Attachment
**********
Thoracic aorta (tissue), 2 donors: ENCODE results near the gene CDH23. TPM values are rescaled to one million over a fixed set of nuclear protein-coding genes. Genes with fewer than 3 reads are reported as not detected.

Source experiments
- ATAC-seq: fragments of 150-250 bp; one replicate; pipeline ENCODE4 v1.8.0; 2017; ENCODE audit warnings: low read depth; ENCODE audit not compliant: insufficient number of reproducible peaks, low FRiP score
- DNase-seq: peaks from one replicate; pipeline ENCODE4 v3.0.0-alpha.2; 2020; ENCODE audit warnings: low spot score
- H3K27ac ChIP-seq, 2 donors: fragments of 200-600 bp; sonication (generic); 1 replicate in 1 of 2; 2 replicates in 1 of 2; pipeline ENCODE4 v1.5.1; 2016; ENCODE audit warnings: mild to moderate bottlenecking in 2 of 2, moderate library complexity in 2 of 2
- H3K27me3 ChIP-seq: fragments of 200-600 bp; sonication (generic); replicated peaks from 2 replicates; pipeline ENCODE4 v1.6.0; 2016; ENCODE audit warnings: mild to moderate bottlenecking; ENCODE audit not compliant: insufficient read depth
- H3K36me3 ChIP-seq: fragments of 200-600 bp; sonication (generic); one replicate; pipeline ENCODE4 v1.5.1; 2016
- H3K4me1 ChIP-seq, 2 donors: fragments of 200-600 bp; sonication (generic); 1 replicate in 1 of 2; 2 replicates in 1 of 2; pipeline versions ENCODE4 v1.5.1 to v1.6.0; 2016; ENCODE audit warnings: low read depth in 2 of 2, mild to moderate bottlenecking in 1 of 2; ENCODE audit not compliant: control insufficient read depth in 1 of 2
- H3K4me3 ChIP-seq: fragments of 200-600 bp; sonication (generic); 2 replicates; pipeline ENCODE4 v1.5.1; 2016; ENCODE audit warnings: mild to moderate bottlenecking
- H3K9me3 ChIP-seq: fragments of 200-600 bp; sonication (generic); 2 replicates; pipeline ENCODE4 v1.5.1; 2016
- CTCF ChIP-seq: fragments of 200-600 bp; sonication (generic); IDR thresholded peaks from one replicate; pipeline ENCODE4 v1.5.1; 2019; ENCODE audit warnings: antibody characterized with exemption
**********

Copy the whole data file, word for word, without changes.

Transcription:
Thoracic aorta (tissue), 2 donors: ENCODE results near the gene CDH23. TPM values are rescaled to one million over a fixed set of nuclear protein-coding genes. Genes with fewer than 3 reads are reported as not detected.

Source experiments
- ATAC-seq: fragments of 150-250 bp; one replicate; pipeline ENCODE4 v1.8.0; 2017; ENCODE audit warnings: low read depth; ENCODE audit not compliant: insufficient number of reproducible peaks, low FRiP score
- DNase-seq: peaks from one replicate; pipeline ENCODE4 v3.0.0-alpha.2; 2020; ENCODE audit warnings: low spot score
- H3K27ac ChIP-seq, 2 donors: fragments of 200-600 bp; sonication (generic); 1 replicate in 1 of 2; 2 replicates in 1 of 2; pipeline ENCODE4 v1.5.1; 2016; ENCODE audit warnings: mild to moderate bottlenecking in 2 of 2, moderate library complexity in 2 of 2
- H3K27me3 ChIP-seq: fragments of 200-600 bp; sonication (generic); replicated peaks from 2 replicates; pipeline ENCODE4 v1.6.0; 2016; ENCODE audit warnings: mild to moderate bottlenecking; ENCODE audit not compliant: insufficient read depth
- H3K36me3 ChIP-seq: fragments of 200-600 bp; sonication (generic); one replicate; pipeline ENCODE4 v1.5.1; 2016
- H3K4me1 ChIP-seq, 2 donors: fragments of 200-600 bp; sonication (generic); 1 replicate in 1 of 2; 2 replicates in 1 of 2; pipeline versions ENCODE4 v1.5.1 to v1.6.0; 2016; ENCODE audit warnings: low read depth in 2 of 2, mild to moderate bottlenecking in 1 of 2; ENCODE audit not compliant: control insufficient read depth in 1 of 2
- H3K4me3 ChIP-seq: fragments of 200-600 bp; sonication (generic); 2 replicates; pipeline ENCODE4 v1.5.1; 2016; ENCODE audit warnings: mild to moderate bottlenecking
- H3K9me3 ChIP-seq: fragments of 200-600 bp; sonication (generic); 2 replicates; pipeline ENCODE4 v1.5.1; 2016
- CTCF ChIP-seq: fragments of 200-600 bp; sonication (generic); IDR thresholded peaks from one replicate; pipeline ENCODE4 v1.5.1; 2019; ENCODE audit warnings: antibody characterized with exemption